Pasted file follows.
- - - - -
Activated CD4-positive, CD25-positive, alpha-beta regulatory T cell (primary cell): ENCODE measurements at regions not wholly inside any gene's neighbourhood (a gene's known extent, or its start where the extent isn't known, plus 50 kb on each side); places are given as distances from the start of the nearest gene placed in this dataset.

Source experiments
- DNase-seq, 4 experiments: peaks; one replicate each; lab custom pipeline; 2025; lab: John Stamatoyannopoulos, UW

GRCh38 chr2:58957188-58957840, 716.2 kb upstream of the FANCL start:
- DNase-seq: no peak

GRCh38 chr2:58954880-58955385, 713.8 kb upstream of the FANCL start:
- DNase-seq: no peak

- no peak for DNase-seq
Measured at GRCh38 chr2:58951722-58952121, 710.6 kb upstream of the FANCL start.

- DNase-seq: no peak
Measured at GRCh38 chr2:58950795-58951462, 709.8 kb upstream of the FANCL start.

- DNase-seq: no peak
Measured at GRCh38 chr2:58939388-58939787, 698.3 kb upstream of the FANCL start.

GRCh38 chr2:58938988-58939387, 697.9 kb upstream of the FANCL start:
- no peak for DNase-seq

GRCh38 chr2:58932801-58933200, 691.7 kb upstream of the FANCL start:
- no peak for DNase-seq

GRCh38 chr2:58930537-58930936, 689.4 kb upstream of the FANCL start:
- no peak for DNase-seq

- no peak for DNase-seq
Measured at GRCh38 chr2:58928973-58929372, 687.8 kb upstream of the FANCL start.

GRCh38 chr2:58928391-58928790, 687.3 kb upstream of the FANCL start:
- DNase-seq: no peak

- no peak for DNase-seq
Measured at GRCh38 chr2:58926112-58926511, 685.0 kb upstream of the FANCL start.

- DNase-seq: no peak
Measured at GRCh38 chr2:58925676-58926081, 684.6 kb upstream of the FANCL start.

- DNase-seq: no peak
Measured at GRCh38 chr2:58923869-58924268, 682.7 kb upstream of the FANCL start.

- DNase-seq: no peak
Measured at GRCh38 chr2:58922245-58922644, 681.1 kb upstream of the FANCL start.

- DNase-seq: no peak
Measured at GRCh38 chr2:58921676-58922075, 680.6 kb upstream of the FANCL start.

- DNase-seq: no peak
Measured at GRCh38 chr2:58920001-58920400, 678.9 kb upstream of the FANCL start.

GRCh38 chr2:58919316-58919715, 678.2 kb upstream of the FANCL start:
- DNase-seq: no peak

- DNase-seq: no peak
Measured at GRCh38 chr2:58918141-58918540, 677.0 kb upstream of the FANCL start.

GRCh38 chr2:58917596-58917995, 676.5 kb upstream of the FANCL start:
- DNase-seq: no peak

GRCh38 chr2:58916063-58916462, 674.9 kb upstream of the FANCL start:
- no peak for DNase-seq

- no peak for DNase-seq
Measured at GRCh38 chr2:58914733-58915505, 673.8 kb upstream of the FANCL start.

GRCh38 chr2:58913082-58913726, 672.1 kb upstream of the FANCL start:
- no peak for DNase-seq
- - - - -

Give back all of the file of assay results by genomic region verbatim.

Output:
Activated CD4-positive, CD25-positive, alpha-beta regulatory T cell (primary cell): ENCODE measurements at regions not wholly inside any gene's neighbourhood (a gene's known extent, or its start where the extent isn't known, plus 50 kb on each side); places are given as distances from the start of the nearest gene placed in this dataset.

Source experiments
- DNase-seq, 4 experiments: peaks; one replicate each; lab custom pipeline; 2025; lab: John Stamatoyannopoulos, UW

GRCh38 chr2:58957188-58957840, 716.2 kb upstream of the FANCL start:
- DNase-seq: no peak

GRCh38 chr2:58954880-58955385, 713.8 kb upstream of the FANCL start:
- DNase-seq: no peak

- no peak for DNase-seq
Measured at GRCh38 chr2:58951722-58952121, 710.6 kb upstream of the FANCL start.

- DNase-seq: no peak
Measured at GRCh38 chr2:58950795-58951462, 709.8 kb upstream of the FANCL start.

- DNase-seq: no peak
Measured at GRCh38 chr2:58939388-58939787, 698.3 kb upstream of the FANCL start.

GRCh38 chr2:58938988-58939387, 697.9 kb upstream of the FANCL start:
- no peak for DNase-seq

GRCh38 chr2:58932801-58933200, 691.7 kb upstream of the FANCL start:
- no peak for DNase-seq

GRCh38 chr2:58930537-58930936, 689.4 kb upstream of the FANCL start:
- no peak for DNase-seq

- no peak for DNase-seq
Measured at GRCh38 chr2:58928973-58929372, 687.8 kb upstream of the FANCL start.

GRCh38 chr2:58928391-58928790, 687.3 kb upstream of the FANCL start:
- DNase-seq: no peak

- no peak for DNase-seq
Measured at GRCh38 chr2:58926112-58926511, 685.0 kb upstream of the FANCL start.

- DNase-seq: no peak
Measured at GRCh38 chr2:58925676-58926081, 684.6 kb upstream of the FANCL start.

- DNase-seq: no peak
Measured at GRCh38 chr2:58923869-58924268, 682.7 kb upstream of the FANCL start.

- DNase-seq: no peak
Measured at GRCh38 chr2:58922245-58922644, 681.1 kb upstream of the FANCL start.

- DNase-seq: no peak
Measured at GRCh38 chr2:58921676-58922075, 680.6 kb upstream of the FANCL start.

- DNase-seq: no peak
Measured at GRCh38 chr2:58920001-58920400, 678.9 kb upstream of the FANCL start.

GRCh38 chr2:58919316-58919715, 678.2 kb upstream of the FANCL start:
- DNase-seq: no peak

- DNase-seq: no peak
Measured at GRCh38 chr2:58918141-58918540, 677.0 kb upstream of the FANCL start.

GRCh38 chr2:58917596-58917995, 676.5 kb upstream of the FANCL start:
- DNase-seq: no peak

GRCh38 chr2:58916063-58916462, 674.9 kb upstream of the FANCL start:
- no peak for DNase-seq

- no peak for DNase-seq
Measured at GRCh38 chr2:58914733-58915505, 673.8 kb upstream of the FANCL start.

GRCh38 chr2:58913082-58913726, 672.1 kb upstream of the FANCL start:
- no peak for DNase-seq